Species: North American River Otter (Lontra canadensis)

Sex: Male

Diet: Capelin, Lake Smelt, and Feline Diet

Arrival Date: 11/19/2012

Estimated Age Upon Arrival: 7-9 Months

Walle’s Tale:

Walle was raised with a caretaker on a boat from the time he was a pup to juvenile status. As a juvenile, it was recognized that Walle’s care was far more intense than a regular household pet would require. It was assumed that if Walle was put back out into the wild, he would resume life as a normal otter. This was not the case with Walle. The FWC called CMA about Walle, asking if he could live out his life with our other otters under the care of our training team. He has successfully acclimated to his new environment. Our training team has been able to hand feed, touch and interact in the exhibit with Walle on a daily basis.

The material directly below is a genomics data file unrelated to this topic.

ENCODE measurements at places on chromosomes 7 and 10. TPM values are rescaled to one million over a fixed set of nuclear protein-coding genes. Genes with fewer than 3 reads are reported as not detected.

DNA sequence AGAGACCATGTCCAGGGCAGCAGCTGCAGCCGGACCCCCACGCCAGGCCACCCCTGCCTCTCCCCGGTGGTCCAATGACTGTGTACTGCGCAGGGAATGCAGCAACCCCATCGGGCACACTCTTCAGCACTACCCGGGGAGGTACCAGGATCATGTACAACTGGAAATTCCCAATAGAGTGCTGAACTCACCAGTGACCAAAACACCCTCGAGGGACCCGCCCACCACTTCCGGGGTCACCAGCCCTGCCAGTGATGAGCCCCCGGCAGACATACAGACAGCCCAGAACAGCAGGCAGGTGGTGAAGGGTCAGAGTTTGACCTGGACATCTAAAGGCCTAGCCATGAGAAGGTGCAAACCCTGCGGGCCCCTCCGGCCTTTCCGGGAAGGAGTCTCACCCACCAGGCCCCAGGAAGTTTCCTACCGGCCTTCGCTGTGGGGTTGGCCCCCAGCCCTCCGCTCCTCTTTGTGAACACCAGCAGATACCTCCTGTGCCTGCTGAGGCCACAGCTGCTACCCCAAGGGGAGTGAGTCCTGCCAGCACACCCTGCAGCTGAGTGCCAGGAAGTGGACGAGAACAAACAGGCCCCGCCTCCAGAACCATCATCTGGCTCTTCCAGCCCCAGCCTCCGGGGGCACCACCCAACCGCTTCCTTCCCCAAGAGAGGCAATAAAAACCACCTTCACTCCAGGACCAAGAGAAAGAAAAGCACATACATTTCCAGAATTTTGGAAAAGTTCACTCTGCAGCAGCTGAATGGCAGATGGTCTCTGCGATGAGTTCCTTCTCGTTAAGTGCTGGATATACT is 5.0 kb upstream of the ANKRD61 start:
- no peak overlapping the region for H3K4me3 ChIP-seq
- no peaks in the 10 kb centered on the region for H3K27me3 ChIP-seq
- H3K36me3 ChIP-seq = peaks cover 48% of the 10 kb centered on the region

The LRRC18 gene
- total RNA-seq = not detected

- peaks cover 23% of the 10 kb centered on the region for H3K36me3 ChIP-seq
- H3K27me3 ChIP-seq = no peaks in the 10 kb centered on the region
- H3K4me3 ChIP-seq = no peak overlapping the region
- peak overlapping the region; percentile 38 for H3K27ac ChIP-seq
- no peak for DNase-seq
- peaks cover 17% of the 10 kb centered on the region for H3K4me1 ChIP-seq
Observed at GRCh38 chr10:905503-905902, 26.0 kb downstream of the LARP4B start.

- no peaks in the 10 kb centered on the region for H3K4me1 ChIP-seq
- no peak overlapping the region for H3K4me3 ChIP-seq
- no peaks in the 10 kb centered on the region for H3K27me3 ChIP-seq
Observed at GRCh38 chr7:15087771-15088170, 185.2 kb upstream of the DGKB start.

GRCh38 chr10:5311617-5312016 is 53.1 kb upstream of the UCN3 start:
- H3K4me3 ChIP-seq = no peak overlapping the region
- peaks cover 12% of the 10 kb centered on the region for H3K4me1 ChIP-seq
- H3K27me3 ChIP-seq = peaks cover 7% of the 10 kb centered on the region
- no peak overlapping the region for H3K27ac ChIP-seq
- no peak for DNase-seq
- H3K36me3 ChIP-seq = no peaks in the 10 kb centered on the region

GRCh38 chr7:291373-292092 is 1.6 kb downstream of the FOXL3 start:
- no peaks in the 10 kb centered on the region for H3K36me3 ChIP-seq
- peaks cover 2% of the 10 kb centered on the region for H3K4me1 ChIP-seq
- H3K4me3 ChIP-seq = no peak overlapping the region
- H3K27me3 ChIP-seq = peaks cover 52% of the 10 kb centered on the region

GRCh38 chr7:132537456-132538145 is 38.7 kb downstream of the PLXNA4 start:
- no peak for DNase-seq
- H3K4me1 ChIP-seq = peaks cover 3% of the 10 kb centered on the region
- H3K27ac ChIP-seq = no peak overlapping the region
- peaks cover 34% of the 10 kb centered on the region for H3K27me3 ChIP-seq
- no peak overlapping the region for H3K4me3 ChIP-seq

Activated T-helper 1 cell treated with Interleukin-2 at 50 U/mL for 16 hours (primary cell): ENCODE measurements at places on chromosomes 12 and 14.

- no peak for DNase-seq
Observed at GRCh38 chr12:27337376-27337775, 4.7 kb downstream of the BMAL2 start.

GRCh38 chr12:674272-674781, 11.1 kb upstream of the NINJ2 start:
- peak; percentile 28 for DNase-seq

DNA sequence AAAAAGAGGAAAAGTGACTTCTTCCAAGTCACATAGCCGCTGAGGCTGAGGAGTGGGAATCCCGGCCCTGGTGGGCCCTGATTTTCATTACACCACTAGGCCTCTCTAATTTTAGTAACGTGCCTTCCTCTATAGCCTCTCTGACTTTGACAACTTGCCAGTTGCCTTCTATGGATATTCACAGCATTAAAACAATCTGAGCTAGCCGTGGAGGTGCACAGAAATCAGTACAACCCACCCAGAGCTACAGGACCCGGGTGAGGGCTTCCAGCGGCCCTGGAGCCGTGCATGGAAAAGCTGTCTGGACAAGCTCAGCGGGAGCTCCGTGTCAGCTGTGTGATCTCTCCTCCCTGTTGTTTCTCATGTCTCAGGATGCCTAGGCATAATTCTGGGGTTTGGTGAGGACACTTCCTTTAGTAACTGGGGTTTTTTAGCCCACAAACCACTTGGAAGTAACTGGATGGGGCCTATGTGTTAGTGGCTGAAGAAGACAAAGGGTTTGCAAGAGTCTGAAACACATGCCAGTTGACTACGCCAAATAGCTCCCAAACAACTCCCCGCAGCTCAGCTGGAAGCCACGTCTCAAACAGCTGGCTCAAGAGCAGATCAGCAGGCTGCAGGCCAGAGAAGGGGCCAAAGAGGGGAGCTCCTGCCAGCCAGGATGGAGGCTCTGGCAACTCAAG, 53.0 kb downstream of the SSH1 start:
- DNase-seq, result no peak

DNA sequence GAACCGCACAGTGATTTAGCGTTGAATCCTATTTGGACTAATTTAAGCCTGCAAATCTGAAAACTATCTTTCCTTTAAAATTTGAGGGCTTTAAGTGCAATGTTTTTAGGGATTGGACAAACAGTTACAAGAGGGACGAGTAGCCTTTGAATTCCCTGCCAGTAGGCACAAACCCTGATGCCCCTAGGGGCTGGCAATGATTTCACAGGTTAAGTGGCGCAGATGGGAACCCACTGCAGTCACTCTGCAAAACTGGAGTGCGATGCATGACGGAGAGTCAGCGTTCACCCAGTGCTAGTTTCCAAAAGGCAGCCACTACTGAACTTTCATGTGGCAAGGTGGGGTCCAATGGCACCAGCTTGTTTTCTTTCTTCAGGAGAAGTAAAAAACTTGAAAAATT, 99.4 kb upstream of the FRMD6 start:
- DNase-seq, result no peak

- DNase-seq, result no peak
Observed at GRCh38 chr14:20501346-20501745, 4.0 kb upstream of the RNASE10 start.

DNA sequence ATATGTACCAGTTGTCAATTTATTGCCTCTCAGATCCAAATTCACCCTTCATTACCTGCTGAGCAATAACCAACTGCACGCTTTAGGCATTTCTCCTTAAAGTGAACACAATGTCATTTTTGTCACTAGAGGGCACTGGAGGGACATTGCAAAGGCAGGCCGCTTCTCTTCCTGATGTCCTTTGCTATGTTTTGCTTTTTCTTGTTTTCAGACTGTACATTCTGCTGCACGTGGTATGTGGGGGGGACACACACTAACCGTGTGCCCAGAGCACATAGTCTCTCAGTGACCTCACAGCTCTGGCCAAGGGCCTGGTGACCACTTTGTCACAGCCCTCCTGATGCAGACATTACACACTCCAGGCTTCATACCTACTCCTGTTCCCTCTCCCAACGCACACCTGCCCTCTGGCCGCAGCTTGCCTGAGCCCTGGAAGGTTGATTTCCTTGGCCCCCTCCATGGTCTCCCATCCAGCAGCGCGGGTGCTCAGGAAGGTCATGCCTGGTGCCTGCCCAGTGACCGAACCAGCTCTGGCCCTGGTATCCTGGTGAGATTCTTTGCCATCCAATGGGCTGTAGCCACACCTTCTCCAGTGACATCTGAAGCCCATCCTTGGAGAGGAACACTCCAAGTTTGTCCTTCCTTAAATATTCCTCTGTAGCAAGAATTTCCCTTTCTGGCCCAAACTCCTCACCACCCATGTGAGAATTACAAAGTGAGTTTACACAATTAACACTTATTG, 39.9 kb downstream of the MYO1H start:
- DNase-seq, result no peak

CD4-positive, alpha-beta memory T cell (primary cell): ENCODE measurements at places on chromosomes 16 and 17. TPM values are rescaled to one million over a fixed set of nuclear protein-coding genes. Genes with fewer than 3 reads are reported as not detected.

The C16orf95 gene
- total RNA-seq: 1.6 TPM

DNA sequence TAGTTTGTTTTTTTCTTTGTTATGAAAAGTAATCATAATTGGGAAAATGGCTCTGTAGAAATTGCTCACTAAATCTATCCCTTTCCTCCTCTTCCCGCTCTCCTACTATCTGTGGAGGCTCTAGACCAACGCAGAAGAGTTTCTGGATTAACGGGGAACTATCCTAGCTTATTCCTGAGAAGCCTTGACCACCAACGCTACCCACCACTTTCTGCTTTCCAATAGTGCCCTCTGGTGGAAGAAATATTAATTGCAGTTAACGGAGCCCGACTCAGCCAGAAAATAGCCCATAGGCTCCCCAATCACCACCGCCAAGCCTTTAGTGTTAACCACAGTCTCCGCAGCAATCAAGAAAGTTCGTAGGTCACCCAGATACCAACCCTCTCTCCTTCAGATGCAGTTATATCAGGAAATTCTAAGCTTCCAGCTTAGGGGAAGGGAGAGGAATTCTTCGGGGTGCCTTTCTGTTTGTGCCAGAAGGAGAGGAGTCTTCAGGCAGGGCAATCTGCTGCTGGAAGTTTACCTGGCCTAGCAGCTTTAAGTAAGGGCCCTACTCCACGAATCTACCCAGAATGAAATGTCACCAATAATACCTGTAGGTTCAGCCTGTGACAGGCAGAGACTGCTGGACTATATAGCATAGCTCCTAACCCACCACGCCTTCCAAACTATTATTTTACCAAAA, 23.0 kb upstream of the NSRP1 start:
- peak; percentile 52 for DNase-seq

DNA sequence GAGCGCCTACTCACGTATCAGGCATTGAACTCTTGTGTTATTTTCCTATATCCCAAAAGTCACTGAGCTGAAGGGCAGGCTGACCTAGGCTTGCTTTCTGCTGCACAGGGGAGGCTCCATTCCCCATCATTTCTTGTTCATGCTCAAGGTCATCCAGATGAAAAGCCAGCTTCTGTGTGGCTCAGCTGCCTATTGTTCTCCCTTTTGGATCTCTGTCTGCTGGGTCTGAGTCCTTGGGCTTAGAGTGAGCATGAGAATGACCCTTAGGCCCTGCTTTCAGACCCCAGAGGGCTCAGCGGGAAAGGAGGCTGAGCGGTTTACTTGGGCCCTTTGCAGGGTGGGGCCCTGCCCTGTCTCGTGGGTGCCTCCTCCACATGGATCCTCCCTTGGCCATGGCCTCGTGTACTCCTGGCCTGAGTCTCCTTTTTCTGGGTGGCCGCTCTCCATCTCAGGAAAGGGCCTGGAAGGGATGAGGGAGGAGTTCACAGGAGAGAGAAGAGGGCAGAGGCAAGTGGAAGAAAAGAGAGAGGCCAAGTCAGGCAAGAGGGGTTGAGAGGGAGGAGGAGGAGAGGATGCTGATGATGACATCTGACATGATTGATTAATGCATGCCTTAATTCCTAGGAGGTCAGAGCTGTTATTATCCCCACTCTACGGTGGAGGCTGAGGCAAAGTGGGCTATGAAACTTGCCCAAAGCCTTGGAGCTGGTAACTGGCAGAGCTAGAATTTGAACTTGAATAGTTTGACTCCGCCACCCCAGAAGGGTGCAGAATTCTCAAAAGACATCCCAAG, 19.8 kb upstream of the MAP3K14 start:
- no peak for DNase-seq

River otters are often times mistaken for sea otters, but why? River otters do live in and around both fresh and salt water, however there are easy ways to identify the two species apart. First, river otters are commonly seen moving in and out of the water and are able to easily move around on land, versus sea otters that spend almost their entire life in water and are clumsy on land. Second, when in the water river otters commonly swim belly down, versus sea otters who swim belly up. Third, river otters are much smaller than their cousin the sea otter. Lastly, the paws of river otters and sea otters are webbed but the paws of a river otter are more circular shaped to aid in land locomotion versus seas otters that have webbing all the way to the toes to aid in water locomotion.